Three Etiquette Books, Vol. 4, Issue 35

OK, it’s True Confessions Time for Etiquetteer: Etiquetteer just loves Ebay. And in the last little while Etiquetteer has picked up quite a few unusual little etiquette books – some serious, some humorous – for different niches of American society. Etiquetteer thought you might be interested in some of these titles:COWBOY ETIQUETTE, by Texas Bix Bender (2003): Essentially a book of one-liners, Cowboy Etiquette captures kernels of truth and common sense in an ostentatiously "aw-shucks" homespun manner. But there’s advice for almost every situation, from "When served escargot, pour salt on it and forget it. It will melt while you wait for the next course" and "When you’re standing in line, and it’s a long one, take it like a man" to "Aftershave is not a marinade" and "If you have to tell someone you’re just kiddin’, maybe yer not."Cowboy Etiquette also includes an old-fashioned flip book cartoon of a rude cowboy dining with a lady that demonstrates most of the "don’ts" of cowboy manners.THE POT SMOKER’S HANDBOOK TO ETIQUETTE, by C.L. Cory (1983): Etiquetteer has always said that good manners are needed in every situation, and yet how to interact with your dealer and how to pass a joint never even entered Etiquetteer’s mind or mailbox. Crudely illustrated by Mike Price (possibly while stoned), The Pot Smoker’s Handbook to Etiquette came from the author’s observation that "The habits and traditions that have crept up the social ladder with the availability to obtain and make use of drugs, are to say the least, unpolished." Chapters of this "strictly fictional and . . . simply designed to entertain" paperback will guide the reader in Proper Purchasing Techniques, how to smoke ("Don’t eat the roach unless hungry"), and how to be the perfect guest or host.Etiquetteer was most amused by the issue of munchies, apparently an essential component in gatherings of smokers. Guests are instructed never to ask for refreshments, but only to suggest sending out for Chinese food. Hosts are instructed to use the Chinese food hints as their cue to bring out munchies, which they should prepare ahead of time. Etiquetteer thinks that the Pot Smoker’s Chinese Food Euphemism is darn near worthy of Edith Wharton Herself when it comes to the language of indirection.SYDNEY BIDDLE BARROWS MAYFLOWER MANNERS: ETIQUETTE FOR CONSENTING ADULTS, by Sydney Biddle Barrows and Ellis Weiner (1990): Here’s another book full of Perfect Propriety for Sordid Circumstances, this one directly from the Mayflower Madam Herself, Sydney Biddle Barrows. Among other things, the authors offer sage advice on how to engage an escort, correct your partner’s hygiene, decline an invitation to perform an act you aren’t comfortable with, and converse with someone you met through a dating service.The book is peppered with amusing footnotes as well as killingly funny charts contrasting old and new manners; "Curbside Comments: Suggested Good Manners for Construction Workers and Their Targets" will leave you howling. The authors treat their subject with a wit and style similar to Etiquetteer’s own; what a pity Etiquetteer isn’t modest enough not to mention it . . .What’s cute about all this is that Mayflower Mannerswas published before the Internet revolutionized dating and its attendant services. Indeed, personal answering machines were just making the scene then. References to yuppies, Filofaxes, and the "Ms. vs. Mrs." debate brought Etiquetteer back to the good parts of the 1980s.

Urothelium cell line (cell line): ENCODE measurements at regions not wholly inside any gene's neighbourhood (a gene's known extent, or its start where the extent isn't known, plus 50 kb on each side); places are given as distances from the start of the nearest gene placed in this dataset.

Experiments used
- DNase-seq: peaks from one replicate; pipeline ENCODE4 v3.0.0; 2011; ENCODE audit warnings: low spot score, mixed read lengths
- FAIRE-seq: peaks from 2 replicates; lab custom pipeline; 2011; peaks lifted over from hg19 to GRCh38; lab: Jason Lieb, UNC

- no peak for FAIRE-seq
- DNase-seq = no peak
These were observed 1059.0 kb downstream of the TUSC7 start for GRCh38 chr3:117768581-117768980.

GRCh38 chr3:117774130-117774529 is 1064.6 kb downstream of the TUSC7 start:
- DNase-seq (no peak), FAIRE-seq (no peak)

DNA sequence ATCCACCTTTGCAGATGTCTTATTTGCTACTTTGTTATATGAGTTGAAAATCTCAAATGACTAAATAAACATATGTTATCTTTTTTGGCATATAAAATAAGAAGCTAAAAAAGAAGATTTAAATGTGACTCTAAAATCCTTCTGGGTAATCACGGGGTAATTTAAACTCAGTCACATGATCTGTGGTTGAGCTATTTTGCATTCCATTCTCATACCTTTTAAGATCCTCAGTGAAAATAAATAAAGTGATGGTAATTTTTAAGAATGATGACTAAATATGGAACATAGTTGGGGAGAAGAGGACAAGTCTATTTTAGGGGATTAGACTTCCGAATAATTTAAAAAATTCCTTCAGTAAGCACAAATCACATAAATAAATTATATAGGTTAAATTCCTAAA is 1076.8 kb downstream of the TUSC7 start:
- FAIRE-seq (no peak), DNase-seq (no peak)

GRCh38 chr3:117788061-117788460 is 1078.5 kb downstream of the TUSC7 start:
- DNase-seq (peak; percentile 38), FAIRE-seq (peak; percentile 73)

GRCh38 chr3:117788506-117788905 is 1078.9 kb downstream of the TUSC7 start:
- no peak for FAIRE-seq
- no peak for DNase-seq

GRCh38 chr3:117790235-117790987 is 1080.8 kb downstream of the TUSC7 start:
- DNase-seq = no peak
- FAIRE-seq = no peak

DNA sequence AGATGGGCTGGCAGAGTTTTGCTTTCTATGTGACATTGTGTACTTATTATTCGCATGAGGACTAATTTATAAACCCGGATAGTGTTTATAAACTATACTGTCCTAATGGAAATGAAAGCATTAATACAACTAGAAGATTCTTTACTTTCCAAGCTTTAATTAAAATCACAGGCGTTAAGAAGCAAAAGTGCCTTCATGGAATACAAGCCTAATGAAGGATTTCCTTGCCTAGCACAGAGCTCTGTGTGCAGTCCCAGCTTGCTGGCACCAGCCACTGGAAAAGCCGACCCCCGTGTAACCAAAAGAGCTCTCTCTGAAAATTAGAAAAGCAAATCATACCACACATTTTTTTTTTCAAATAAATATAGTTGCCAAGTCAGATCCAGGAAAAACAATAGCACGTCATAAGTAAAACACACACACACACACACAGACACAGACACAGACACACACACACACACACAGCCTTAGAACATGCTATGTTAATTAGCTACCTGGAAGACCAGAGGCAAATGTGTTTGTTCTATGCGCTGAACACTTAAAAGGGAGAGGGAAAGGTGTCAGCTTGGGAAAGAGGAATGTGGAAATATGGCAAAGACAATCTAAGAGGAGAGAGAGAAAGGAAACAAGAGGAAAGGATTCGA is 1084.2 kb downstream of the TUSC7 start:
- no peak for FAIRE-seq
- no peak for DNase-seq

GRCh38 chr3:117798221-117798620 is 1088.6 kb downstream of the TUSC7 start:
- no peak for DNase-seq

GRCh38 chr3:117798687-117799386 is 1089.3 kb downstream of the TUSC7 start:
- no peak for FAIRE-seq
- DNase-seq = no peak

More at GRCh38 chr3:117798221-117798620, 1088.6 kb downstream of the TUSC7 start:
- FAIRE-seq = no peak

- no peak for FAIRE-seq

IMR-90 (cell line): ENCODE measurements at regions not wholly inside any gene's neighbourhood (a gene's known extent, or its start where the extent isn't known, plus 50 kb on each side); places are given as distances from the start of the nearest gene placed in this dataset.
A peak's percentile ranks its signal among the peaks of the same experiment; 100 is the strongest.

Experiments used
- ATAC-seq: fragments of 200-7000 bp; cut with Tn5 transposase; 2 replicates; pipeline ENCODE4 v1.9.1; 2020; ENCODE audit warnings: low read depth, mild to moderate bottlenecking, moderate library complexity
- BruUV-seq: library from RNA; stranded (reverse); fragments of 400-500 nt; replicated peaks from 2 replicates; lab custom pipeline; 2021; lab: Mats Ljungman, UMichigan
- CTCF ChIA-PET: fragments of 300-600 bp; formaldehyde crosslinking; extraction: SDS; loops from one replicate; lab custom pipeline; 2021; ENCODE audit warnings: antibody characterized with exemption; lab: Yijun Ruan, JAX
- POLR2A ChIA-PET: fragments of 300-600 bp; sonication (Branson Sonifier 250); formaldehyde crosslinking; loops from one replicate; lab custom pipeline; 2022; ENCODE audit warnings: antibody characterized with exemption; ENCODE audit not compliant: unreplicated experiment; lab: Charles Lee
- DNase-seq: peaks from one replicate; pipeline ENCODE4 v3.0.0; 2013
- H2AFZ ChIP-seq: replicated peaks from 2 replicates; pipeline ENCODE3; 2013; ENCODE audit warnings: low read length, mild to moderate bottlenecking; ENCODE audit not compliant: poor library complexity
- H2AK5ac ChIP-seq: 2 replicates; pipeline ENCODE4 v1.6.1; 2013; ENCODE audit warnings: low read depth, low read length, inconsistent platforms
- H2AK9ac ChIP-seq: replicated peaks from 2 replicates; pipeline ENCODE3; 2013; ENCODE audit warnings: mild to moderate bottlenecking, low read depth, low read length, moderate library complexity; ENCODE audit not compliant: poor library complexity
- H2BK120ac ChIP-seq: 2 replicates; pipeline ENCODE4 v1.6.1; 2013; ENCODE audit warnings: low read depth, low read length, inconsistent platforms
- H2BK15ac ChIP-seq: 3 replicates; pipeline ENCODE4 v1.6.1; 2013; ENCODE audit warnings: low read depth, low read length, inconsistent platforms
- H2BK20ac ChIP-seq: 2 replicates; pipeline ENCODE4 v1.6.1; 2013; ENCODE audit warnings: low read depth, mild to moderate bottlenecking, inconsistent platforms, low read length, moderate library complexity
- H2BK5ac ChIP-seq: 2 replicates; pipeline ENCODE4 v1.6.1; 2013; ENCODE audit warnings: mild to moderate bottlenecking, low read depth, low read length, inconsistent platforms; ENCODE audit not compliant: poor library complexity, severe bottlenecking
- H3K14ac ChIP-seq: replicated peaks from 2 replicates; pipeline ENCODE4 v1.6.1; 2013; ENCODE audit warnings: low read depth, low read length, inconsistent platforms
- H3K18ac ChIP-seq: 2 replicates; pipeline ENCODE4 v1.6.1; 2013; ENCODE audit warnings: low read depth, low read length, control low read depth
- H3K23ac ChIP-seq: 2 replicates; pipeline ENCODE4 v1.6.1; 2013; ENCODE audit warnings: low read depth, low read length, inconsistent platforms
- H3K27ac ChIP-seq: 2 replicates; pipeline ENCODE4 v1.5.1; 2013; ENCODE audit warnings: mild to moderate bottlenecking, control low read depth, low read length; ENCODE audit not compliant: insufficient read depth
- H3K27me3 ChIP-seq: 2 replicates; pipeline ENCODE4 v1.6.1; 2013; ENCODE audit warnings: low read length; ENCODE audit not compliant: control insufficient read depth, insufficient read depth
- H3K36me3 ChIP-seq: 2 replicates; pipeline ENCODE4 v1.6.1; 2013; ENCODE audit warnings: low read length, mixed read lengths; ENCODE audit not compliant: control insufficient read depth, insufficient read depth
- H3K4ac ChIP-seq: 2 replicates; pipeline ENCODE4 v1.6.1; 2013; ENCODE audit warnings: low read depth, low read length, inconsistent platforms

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Reader Response, Vol. 3, Issue 8